• Sam0077

    Thankfully more by luck than judgement have a MS 3000 wired keyboard – but also a wireless M$ mouse and heard these are a risk in a different field EF along with my modem which is WIFI with no off WIFI button when using only desktop with is hard wired anyway and protected – but exposed when turn on for rest of family to log on on their devices etc. Bit of a worry that too. Emisoft has excellent reputation.

  • ᅠᅠᅠ

    This is not really surprising, and wireless keyboards are definitely a prime target for hacking. Set yourself up in a reasonably populated office block or residential building, and hope for some credit card payments or webmail logins. With all the reports on supposedly highly secure systems having been hacked, nobody using wireless keyboards should feel safe, no matter how well the manufacturers claim the transmissions are being encrypted.

    I kind of get the point of these keyboards for mobile devices or home entertainment systems. But they really don’t make the slightest bit of sense in a regular setting, i.e. on a desk. They’re not being moved around like a mouse is, so there is usually zero benefit to not having wires, while there are a lot of downsides: battery requirement, interference when several people use wireless input devices, signal strength problems (my wireless Logitech mouse doesn’t work through my 1-inch wooden table top, I had to move the receiver to the front USB ports), and of course the mentioned security issues. Which is why I don’t get why manufacturers almost only push the wireless keyboards anymore. Simply because of the higher profit margin?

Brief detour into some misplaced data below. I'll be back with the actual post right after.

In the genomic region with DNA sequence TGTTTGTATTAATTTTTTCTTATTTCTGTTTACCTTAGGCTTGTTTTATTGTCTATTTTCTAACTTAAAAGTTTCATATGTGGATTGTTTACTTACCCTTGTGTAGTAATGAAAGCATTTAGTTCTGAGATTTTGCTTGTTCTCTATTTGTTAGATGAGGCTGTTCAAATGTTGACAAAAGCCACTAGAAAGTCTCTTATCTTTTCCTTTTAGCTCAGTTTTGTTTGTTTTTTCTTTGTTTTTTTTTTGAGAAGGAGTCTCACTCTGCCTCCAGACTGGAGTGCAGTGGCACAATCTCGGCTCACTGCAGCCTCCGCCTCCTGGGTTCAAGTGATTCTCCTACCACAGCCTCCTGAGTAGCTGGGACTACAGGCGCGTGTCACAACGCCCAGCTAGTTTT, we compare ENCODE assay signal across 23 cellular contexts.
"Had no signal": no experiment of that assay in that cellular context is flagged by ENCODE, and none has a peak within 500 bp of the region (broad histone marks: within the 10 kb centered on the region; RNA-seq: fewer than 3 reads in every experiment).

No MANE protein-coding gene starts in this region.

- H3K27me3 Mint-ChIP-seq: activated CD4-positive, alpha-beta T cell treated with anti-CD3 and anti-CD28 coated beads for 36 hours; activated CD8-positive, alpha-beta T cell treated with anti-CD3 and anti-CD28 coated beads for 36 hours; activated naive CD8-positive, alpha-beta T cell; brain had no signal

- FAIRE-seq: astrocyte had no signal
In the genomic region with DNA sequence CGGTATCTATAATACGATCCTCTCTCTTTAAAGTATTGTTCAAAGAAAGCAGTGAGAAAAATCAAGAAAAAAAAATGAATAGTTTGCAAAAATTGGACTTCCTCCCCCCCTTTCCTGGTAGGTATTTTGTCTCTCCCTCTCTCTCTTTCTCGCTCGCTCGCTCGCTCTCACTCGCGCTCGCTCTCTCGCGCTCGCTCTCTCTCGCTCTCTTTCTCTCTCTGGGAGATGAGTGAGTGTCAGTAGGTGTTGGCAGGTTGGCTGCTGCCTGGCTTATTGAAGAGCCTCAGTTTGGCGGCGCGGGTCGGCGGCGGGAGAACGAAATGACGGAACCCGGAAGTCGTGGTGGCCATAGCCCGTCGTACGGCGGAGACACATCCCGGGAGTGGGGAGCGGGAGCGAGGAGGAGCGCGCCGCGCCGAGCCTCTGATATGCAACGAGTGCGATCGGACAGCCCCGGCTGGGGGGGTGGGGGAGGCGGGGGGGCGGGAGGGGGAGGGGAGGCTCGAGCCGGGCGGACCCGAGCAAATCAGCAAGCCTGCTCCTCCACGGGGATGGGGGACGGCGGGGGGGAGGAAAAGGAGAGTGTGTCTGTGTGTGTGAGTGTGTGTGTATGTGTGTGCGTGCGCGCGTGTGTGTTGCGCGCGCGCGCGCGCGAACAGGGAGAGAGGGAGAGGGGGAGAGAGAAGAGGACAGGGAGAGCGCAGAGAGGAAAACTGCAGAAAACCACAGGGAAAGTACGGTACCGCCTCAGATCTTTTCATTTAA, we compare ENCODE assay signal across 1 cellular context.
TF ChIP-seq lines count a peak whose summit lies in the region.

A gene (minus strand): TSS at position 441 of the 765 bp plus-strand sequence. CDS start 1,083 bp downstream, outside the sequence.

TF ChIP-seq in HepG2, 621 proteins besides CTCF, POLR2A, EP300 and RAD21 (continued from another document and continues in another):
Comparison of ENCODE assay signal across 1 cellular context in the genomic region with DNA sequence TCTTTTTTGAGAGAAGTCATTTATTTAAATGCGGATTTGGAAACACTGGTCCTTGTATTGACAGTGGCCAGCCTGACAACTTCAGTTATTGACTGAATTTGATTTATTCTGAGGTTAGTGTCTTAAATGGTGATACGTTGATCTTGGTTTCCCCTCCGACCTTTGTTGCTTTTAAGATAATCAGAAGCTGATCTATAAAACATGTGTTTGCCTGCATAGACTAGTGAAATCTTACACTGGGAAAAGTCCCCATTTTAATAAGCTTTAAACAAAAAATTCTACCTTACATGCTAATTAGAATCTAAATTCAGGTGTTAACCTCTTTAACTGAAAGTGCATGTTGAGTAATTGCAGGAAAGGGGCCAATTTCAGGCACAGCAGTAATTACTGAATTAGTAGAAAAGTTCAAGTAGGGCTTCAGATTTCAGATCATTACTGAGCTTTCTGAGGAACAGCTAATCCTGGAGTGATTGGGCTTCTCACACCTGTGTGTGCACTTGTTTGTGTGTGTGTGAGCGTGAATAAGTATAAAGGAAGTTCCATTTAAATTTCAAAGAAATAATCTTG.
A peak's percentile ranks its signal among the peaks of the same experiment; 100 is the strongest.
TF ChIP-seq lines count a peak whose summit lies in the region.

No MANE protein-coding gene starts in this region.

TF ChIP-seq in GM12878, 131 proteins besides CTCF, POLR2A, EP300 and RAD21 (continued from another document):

I’d never buy a wireless keyboard, even though it gets increasingly hard to find wired ones with at least the slightest convenience features (I like having a few media keys to at least play and pause my background music player). I mostly go for OEM keyboards now, which are not meant for sale to end customers, but PC manufacturers and such. Apparently at least the professional buyers still have some sense.

  • David

    What is the maximum range of devices such as this.